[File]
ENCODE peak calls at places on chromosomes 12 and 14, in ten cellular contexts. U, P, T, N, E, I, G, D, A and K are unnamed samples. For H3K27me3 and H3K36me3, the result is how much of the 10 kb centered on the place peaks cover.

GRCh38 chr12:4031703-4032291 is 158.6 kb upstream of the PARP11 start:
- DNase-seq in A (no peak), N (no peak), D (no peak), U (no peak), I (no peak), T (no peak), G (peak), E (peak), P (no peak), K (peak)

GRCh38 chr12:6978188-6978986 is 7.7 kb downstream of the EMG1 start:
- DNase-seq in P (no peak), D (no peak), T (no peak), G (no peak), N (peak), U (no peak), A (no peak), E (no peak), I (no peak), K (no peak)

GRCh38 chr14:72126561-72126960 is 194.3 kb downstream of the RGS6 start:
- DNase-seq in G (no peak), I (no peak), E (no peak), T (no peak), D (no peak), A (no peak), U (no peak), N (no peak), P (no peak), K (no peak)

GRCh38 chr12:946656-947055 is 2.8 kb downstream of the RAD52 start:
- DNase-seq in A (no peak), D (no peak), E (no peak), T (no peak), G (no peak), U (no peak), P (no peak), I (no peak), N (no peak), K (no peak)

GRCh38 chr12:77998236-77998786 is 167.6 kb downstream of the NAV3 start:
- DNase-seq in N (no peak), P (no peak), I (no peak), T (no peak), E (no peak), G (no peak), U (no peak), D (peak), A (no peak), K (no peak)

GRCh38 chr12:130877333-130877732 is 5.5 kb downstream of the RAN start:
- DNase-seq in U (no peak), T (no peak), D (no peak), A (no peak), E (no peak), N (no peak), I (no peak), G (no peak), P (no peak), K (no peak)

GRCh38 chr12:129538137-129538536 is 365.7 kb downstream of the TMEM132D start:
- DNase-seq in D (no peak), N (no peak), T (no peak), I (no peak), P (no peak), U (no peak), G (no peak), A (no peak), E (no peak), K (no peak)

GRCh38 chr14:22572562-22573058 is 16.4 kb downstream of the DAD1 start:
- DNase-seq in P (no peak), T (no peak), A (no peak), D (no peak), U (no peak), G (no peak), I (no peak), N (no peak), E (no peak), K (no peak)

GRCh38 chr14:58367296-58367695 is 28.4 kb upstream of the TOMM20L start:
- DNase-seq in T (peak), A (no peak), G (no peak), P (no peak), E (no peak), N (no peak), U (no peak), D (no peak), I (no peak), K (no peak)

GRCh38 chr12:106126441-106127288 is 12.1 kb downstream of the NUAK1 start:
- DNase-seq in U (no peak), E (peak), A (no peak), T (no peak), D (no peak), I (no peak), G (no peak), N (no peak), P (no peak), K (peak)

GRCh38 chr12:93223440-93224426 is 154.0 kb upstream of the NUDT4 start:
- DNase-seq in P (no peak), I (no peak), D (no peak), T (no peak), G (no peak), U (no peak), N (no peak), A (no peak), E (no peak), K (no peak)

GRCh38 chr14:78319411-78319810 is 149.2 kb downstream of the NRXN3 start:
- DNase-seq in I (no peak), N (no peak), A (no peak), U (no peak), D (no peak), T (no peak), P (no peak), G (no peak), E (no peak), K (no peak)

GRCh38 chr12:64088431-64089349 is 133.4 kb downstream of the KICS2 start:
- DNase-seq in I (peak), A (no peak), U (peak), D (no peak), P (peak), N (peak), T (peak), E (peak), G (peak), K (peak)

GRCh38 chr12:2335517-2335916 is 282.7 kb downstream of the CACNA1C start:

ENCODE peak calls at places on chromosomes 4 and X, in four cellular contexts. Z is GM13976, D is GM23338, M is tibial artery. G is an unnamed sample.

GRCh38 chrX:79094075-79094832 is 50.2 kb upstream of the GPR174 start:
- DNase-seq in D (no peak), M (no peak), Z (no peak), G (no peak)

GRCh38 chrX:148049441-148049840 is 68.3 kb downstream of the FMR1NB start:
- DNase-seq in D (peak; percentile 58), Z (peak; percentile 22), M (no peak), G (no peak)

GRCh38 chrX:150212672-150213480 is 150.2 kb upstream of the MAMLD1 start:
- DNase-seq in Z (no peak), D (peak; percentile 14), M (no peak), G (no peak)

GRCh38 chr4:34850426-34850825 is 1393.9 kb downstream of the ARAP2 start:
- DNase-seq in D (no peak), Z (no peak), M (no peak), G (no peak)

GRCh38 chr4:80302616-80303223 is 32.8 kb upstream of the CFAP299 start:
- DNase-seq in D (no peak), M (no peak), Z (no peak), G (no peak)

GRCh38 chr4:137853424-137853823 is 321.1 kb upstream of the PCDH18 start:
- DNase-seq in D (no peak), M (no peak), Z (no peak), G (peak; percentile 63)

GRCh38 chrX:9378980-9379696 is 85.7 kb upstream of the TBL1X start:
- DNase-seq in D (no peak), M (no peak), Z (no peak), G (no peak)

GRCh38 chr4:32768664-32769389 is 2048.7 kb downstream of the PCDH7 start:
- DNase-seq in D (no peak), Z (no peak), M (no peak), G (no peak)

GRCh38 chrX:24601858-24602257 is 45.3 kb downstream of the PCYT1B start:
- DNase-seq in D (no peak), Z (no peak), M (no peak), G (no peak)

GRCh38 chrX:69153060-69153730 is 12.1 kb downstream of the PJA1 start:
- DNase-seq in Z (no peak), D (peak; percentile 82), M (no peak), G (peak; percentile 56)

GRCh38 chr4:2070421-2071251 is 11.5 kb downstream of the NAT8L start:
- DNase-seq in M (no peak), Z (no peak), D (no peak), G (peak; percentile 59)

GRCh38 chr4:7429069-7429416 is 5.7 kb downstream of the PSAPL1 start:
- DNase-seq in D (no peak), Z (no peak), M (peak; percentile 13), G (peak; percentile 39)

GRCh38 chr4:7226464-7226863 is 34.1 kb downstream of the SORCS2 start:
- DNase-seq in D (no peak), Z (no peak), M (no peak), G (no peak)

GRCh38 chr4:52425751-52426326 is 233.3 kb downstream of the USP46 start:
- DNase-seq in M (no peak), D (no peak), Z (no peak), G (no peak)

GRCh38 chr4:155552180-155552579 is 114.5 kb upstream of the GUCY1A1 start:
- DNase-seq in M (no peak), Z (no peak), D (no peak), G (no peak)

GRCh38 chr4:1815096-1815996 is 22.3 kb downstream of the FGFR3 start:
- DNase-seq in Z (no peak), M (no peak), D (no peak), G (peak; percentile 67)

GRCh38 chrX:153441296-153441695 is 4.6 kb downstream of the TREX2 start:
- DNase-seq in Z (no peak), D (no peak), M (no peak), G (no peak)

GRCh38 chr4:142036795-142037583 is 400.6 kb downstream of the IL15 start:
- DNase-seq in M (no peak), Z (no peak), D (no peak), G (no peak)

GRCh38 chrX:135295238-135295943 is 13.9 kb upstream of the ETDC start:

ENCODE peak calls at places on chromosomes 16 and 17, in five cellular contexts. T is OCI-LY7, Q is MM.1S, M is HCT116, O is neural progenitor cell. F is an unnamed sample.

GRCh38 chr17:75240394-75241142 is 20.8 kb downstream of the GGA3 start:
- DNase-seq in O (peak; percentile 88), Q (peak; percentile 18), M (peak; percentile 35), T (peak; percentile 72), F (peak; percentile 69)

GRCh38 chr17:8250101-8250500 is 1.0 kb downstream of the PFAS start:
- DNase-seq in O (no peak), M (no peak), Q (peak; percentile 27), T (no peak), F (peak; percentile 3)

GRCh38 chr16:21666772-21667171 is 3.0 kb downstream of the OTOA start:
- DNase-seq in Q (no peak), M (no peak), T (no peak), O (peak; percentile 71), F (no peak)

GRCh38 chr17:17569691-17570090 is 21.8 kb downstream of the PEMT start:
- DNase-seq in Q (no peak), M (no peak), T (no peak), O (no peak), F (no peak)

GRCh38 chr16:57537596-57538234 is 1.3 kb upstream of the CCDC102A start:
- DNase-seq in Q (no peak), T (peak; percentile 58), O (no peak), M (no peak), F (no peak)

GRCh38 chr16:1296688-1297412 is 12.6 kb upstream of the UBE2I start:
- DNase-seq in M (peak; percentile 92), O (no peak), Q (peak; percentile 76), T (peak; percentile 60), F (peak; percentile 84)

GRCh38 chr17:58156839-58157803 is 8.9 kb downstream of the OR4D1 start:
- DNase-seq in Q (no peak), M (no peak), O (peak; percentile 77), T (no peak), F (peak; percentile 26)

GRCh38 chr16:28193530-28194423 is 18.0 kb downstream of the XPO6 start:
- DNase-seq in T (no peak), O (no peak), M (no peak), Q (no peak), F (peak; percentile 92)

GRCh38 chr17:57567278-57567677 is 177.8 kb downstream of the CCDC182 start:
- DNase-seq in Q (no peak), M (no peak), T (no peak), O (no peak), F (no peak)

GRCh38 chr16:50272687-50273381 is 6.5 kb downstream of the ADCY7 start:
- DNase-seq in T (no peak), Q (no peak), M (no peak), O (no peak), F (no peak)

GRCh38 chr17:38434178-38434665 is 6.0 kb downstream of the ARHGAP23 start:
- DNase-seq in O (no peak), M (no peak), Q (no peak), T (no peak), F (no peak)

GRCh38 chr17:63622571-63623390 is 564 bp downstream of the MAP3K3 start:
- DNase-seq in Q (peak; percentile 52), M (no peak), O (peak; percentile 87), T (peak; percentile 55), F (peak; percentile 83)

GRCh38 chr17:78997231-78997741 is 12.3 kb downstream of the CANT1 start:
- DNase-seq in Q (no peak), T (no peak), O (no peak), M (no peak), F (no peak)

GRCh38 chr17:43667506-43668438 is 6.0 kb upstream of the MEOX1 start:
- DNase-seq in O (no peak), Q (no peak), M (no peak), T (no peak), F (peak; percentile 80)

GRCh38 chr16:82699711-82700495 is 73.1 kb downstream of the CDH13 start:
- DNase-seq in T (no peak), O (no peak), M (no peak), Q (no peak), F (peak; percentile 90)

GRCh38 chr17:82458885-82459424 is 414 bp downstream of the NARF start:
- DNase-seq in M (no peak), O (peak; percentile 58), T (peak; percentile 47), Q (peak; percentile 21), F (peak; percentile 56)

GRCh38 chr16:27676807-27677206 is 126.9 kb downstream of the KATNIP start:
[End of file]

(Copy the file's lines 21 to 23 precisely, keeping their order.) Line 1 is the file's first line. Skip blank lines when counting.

- DNase-seq in U (no peak), E (peak), A (no peak), T (no peak), D (no peak), I (no peak), G (no peak), N (no peak), P (no peak), K (peak)

GRCh38 chr12:93223440-93224426 is 154.0 kb upstream of the NUDT4 start:
- DNase-seq in P (no peak), I (no peak), D (no peak), T (no peak), G (no peak), U (no peak), N (no peak), A (no peak), E (no peak), K (no peak)